You can file any motions you feel are appropriate, but it's unlikely to be granted.
As the other answer mentioned, it's very common for the same lawyer or law firm to represent multiple defendants, especially when the defendants are related either through their roles in a particular situation (like appraiser, lender, and servicer all involved in the same mortgage). It doesn't necessarily mean that there's a conflict that affects you and your ability to move forward with the case. They may have conflicts among themselves if the appraiser wants to blame the bank and claim the bank is ultimately responsible since that would require the attorney to sink one client for the benefit of the other. However, even assuming such a conflict existed, it's an issue for those parties to work out and not one that directly impacts your ability to pursue your claims.
No, you can only move to disqualify counsel for a conflict with YOU, such as if this counsel used to represent YOU in a related matter and in the course of that representation, learned confidential information which prejudices you by allowing them to now switch sides and oppose you in related litigation.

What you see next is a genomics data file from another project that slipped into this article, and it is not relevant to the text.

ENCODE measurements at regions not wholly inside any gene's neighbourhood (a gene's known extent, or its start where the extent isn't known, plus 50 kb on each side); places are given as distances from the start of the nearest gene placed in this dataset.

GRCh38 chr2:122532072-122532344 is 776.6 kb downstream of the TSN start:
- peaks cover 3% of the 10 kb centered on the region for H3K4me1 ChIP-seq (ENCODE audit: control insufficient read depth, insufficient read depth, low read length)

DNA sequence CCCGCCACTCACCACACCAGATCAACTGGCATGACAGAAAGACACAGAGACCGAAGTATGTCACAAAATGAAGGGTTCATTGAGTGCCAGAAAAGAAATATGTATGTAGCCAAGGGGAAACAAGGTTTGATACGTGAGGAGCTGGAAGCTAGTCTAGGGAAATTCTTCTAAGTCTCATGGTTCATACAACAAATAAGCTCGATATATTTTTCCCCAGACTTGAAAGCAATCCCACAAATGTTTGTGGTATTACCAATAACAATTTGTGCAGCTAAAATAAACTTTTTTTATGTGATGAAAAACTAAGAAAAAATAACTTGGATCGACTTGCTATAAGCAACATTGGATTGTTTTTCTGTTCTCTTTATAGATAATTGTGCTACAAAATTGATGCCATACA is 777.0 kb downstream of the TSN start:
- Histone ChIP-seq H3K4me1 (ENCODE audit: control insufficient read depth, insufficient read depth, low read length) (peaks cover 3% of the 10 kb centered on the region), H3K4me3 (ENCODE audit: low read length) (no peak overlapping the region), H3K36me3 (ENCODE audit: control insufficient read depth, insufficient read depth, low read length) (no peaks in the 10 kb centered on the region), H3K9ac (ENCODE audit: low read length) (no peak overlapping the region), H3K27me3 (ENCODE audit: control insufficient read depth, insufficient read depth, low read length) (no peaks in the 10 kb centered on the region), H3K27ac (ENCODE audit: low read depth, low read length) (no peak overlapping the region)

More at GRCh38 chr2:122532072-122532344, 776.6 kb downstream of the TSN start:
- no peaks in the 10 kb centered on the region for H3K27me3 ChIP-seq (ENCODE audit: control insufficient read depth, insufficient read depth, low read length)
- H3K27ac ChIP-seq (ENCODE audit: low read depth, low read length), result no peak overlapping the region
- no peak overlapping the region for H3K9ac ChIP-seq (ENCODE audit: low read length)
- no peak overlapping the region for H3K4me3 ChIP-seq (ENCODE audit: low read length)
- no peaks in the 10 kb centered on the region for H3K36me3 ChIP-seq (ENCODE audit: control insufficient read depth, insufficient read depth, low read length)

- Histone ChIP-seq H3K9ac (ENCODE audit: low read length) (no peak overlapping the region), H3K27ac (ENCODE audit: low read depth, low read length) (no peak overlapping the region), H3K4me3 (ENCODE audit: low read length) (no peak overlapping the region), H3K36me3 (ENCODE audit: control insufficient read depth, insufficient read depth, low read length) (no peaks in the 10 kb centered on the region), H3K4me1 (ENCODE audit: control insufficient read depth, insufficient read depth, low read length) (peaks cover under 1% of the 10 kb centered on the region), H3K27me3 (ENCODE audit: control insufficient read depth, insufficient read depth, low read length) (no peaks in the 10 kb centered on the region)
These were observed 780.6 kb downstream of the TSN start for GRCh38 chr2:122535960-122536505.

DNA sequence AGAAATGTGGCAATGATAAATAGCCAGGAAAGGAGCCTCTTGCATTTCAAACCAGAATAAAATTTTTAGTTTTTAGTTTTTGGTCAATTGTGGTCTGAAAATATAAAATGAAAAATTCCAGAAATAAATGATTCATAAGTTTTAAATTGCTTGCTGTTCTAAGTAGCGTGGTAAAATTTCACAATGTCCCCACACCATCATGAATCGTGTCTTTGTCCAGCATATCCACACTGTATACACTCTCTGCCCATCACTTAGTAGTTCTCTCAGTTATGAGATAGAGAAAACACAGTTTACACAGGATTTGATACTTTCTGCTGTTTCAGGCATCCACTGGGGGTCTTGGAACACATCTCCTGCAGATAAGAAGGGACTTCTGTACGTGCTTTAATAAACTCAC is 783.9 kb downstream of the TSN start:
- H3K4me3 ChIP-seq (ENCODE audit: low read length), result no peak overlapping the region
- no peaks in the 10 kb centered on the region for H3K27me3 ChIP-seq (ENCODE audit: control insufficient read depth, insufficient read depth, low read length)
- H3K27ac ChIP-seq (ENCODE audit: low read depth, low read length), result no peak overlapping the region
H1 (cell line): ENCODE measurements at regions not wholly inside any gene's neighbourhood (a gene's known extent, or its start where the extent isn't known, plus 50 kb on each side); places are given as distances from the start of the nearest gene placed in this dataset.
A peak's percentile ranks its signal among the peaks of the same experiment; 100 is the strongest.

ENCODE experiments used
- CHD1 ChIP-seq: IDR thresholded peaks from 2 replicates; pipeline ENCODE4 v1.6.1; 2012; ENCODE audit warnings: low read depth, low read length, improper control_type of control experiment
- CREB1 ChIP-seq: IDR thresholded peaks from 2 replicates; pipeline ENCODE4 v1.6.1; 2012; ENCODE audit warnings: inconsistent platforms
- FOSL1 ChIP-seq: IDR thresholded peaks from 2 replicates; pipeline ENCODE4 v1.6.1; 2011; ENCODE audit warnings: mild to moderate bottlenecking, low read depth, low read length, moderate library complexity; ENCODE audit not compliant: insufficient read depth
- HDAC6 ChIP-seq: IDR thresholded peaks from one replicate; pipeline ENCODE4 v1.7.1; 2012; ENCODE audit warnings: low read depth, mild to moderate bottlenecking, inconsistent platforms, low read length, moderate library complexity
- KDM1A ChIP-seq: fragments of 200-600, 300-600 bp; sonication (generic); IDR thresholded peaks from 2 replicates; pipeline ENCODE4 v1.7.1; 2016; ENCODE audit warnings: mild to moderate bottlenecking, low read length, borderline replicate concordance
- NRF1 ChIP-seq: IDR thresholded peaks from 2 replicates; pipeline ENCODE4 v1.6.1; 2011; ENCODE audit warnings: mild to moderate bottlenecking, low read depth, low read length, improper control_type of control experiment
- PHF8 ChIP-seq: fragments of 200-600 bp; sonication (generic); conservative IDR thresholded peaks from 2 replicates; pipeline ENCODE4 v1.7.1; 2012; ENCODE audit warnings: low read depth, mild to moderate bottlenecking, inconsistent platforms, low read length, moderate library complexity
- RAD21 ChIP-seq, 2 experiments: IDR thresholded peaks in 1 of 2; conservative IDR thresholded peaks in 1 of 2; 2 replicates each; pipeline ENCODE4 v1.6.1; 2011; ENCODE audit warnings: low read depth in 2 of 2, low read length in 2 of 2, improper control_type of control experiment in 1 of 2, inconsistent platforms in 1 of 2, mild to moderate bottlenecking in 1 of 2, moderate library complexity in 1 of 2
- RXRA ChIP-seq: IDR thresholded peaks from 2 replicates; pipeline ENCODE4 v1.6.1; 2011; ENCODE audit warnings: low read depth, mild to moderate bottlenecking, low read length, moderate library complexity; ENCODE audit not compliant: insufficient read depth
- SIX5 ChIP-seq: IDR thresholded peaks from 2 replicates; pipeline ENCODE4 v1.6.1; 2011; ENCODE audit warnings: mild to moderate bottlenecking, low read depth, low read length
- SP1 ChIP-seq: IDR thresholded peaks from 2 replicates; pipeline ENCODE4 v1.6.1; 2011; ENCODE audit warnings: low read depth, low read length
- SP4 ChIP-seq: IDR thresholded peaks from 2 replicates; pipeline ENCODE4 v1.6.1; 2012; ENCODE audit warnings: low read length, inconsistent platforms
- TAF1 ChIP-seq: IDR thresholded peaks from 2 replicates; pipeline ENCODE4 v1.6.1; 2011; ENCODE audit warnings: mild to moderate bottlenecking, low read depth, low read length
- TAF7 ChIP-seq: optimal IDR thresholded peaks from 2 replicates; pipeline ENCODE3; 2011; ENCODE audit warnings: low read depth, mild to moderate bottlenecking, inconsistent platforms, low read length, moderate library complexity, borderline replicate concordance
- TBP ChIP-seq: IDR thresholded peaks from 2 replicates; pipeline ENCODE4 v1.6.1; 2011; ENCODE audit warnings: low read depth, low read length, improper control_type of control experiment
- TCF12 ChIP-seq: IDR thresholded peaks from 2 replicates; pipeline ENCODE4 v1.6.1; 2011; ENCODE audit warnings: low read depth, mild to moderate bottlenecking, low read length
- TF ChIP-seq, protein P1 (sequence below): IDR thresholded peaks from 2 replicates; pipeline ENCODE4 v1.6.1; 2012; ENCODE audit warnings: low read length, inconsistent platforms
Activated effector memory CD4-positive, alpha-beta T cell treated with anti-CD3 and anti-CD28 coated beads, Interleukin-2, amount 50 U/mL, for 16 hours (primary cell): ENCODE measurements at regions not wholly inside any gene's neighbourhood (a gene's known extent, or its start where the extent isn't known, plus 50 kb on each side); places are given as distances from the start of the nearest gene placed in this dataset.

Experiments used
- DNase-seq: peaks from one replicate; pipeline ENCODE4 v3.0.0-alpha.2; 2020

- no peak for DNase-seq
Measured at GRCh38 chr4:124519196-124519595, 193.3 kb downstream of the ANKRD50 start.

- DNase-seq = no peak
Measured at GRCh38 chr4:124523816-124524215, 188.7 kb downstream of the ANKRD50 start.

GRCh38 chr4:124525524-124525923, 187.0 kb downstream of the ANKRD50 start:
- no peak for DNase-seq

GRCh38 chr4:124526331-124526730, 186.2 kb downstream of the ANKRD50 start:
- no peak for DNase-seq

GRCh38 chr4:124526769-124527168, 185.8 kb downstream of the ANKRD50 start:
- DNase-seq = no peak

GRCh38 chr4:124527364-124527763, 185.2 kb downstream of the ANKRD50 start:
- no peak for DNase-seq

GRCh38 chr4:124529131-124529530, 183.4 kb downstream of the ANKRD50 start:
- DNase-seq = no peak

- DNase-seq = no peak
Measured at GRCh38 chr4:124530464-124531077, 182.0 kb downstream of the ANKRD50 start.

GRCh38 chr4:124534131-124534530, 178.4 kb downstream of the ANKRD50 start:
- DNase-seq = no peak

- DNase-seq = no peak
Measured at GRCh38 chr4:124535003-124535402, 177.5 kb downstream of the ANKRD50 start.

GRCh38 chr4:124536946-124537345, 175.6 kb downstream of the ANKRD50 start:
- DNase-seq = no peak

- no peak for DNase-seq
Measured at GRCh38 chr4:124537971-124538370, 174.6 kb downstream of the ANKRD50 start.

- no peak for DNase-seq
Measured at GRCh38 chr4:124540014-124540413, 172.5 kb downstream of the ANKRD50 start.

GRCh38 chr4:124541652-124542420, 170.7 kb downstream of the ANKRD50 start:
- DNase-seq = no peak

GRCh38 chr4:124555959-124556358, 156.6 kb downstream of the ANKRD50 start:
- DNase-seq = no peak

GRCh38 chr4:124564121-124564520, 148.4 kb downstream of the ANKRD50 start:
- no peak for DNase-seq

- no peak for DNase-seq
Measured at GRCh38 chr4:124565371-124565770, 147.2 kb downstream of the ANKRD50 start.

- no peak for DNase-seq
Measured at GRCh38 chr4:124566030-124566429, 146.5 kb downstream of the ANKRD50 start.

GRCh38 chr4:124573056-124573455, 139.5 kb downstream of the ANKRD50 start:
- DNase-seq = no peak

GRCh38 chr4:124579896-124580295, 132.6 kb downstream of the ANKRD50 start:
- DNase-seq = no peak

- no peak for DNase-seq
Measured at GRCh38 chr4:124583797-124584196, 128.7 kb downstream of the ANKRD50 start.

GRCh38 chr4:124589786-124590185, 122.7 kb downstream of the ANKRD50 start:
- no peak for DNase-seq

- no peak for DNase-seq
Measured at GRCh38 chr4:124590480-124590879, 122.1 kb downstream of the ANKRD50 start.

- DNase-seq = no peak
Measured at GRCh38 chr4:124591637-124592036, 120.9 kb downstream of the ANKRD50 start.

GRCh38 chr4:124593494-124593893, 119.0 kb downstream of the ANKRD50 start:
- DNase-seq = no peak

Here, the fact that opposing counsel has relationships with the dismissed other defendants isn't a conflict of interest for them or for you, and it's not uncommon and is very practical for a law firm to represent multiple defendants in the same case.
But what's strange here, and maybe you misunderstood counsel's appearance, is that a lawyer would appear at a deposition for a dismissed party. If this lawyer the current counsel for the appraiser, and also the former lawyer for the bank, then that's fine. You were the deponent, so the depo notice would state which party noticed your depo, and if it was the appraiser, then that's who the lawyer was there representing.
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I agree that this is not the best place to put your efforts in this case. Even if there is a technical conflict (which sounds unlikely), the chances are that you are not the right person to bring it.
This answer does not constitute legal advice. I am admitted in the State of Arizona only. This advice is based on general principles of law that may or may not relate to your specific situation. Facts and laws change and these possible changes will affect the advice provided here. You should not rely on this advice alone, and nothing in these communications creates an attorney-client relationship.